The surveillance tape which Det. Walker allegedly viewed before seeking the arrest warrant did not create probable cause. Det. Walker himself testified that the video was not a very good surveillance picture, and the clarity "wasn't definite." This court has reviewed the video in question, and the picture quality is so poor that it is hard to make out the individuals involved in the robbery, let alone specific physical features. In sum, considering the circumstances as a whole - the poor quality video, the suspect information from a seemingly unreliable source, and the facts which described someone other than the plaintiff - Det. Walker "has not shown that the facts and circumstances 'were sufficient to warrant a prudent man in believing that the petitioner had committed or was committing an offense.' " Daley v. Harber, 234 F. Supp. 2d 27, 31 (D. Mass. 2002) (quoting Vargas-Badillo v. Diaz-Torres, 114 F.3d 3, 6 (1st Cir. 1997)) (additional citations omitted). Based on the totality of the record, Det. Walker did not have probable cause to arrest the plaintiff as a matter of law.

Dein set an Oct. 24 hearing for the two sides to discuss setting a trial date.


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Dein wrote that Walker tracked the registration number of the car the women used to a man named Fitzroy Swift - and that his first mistake was in believing Smith...(emphasis added)

Should that be 'in believeing Swift...'?

Voting closed 16

Thanks, fixed.

Voting closed 4

You mean you can't trust a guy named Swifty?

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Sorry, couldn't resist..

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An arrest warrant was issued on the 19th of June, but the detective didn't bother to interview her until the 9th of July. What's up with that? He admitted his error very quickly, but that's sloppy police work right there.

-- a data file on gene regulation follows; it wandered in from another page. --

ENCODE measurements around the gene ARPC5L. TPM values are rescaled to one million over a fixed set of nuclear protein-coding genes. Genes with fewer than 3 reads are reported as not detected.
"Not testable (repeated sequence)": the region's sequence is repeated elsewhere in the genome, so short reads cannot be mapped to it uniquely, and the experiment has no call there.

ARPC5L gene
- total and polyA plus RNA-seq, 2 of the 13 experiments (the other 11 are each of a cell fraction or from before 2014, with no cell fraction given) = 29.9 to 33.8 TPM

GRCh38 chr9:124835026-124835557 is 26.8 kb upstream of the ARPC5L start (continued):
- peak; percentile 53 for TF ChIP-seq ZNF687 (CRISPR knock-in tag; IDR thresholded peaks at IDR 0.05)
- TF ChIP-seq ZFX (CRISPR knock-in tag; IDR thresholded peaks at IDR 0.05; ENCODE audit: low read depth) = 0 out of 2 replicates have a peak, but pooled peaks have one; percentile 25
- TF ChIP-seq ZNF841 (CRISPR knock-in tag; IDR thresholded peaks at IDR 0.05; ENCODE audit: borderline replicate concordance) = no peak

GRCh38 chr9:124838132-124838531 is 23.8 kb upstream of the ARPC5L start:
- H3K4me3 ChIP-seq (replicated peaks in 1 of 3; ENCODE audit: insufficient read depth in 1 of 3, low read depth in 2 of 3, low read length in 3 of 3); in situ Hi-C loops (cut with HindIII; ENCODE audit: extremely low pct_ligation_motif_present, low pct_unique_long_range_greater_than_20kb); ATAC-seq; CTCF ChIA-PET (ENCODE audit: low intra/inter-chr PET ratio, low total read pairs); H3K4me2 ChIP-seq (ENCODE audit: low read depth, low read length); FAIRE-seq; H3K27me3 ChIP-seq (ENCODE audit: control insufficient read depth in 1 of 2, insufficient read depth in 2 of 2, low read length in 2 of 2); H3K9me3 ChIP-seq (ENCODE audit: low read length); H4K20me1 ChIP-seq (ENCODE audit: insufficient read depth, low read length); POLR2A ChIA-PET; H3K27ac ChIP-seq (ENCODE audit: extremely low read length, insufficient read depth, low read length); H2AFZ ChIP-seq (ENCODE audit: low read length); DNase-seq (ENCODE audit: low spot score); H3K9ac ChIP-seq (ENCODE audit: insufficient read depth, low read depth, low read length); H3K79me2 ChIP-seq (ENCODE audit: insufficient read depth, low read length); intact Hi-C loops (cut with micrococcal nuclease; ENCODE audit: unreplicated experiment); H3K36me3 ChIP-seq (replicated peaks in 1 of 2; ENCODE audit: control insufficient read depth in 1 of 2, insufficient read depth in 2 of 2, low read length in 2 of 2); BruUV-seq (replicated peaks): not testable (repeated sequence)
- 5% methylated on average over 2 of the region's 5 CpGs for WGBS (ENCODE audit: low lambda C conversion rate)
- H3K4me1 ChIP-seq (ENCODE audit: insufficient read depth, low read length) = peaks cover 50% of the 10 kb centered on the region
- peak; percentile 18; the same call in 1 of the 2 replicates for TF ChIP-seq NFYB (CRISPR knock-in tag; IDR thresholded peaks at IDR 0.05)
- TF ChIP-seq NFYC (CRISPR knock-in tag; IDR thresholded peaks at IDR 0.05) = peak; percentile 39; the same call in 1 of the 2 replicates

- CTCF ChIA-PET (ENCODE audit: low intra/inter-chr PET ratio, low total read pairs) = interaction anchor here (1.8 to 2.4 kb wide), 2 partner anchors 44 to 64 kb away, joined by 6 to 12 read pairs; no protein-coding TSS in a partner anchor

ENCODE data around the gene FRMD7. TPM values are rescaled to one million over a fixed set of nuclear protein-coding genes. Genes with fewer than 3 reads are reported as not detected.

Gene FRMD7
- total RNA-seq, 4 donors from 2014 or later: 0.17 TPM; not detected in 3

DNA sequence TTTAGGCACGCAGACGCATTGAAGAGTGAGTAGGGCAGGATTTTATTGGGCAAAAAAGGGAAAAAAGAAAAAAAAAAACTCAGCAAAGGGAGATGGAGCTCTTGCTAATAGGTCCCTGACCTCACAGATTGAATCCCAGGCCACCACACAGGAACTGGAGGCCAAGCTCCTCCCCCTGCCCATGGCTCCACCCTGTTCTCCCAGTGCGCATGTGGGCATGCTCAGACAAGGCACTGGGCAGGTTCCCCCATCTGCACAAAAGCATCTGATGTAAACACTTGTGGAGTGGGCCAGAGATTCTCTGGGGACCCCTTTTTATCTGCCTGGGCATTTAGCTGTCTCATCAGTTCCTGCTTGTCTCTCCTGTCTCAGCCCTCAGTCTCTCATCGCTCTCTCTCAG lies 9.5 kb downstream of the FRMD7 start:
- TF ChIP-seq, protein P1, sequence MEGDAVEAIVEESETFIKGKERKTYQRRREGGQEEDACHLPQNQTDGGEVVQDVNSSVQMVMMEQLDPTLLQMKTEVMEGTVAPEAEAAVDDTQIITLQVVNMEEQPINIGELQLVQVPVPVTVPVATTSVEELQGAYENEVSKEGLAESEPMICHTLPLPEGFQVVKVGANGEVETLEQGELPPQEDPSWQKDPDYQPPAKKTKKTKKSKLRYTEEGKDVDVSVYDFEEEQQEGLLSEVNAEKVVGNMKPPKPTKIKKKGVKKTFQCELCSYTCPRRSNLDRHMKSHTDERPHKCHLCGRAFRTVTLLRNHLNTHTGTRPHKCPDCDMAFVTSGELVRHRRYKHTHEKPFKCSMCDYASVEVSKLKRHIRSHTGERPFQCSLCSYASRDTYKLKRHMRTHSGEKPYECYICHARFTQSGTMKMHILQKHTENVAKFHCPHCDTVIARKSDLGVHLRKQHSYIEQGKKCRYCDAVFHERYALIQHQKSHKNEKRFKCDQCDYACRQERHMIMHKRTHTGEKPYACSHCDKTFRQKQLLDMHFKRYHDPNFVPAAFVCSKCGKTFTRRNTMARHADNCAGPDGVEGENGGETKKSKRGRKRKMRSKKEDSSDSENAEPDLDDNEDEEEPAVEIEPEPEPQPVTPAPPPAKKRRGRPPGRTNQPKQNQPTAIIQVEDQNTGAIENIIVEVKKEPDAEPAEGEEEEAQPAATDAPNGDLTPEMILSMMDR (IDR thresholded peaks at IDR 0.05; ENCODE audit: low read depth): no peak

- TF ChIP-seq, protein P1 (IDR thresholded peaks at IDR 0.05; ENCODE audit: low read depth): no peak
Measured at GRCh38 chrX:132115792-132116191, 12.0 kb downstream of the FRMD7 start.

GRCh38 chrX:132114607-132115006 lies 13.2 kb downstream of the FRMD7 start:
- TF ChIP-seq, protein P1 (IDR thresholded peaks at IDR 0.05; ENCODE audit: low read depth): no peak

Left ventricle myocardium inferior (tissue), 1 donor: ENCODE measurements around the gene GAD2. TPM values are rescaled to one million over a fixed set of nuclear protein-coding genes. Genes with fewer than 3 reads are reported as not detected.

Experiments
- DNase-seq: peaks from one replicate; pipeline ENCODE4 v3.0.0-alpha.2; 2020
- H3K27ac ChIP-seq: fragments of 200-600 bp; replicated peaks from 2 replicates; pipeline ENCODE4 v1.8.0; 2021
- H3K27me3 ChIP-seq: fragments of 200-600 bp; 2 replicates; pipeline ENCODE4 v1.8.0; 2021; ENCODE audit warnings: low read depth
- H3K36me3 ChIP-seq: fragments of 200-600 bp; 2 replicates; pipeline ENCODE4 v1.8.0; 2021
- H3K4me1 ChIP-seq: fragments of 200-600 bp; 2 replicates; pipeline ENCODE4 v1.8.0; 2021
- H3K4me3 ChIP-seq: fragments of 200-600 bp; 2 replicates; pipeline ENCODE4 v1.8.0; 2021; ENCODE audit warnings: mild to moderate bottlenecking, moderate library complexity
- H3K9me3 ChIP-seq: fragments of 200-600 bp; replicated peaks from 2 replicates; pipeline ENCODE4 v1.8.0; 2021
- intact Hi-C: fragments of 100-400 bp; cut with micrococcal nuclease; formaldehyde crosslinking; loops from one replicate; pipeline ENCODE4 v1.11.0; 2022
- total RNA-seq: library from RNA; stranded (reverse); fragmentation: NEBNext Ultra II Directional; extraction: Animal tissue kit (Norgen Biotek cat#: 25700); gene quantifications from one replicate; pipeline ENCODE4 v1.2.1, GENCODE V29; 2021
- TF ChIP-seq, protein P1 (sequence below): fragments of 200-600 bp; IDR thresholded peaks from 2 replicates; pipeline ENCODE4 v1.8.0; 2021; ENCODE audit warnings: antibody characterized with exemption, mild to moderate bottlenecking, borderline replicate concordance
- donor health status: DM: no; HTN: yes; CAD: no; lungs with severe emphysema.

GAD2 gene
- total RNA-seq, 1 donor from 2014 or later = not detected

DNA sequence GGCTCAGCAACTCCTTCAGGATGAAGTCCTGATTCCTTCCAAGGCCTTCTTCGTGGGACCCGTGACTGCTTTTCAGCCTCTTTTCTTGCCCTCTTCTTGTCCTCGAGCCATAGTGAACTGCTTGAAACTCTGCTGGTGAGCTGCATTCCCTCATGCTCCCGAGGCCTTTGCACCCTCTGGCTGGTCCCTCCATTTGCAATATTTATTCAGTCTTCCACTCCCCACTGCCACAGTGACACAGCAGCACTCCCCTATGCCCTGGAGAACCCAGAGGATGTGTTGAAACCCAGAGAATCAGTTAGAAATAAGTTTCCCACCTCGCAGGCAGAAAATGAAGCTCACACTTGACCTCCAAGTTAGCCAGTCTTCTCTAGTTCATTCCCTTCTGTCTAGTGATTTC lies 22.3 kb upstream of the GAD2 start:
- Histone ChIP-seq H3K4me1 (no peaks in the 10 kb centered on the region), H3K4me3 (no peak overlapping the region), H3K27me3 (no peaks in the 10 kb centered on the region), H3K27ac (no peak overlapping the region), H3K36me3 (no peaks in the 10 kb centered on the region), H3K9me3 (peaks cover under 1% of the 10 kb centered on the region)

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I don't know.

Yes, he realized the mistake as soon as he interviewed the woman - but that was after she spent eight days locked up in jail for something she didn't do, with nobody in the system believing her. I can't imagine what sort of hell that must've been like.

Voting closed 8

This Detective needs a refresher course,

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I wouldn't have a job. Overworked doesn't count when people's lives are involved. I'm not sure she has a civil rights case here, but I hope the department gas a chat with him about his shotty work.

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This also happened to me, the boston police in Roslindale / Hyde park are some of the worst fabricator's in false crime history. But because they wear the bpd badge they get away with ruining lives. It's sad but GOD will repay them one way or another. And I was found Not Guilty after 3 years 49 court visits and over $15,000 for my defense. And the E-18 detectives and Wrbry court need race relations training.

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Based on this shoddy work I hope his superiors or the attorney general review all his cases and arrests.

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He was the one that noticed the problems with the case and quickly moved to have the charges dismissed. If anything, this shows that the cases he has handled to the end are probably ethically investigated, the poor sequencing notwithstanding.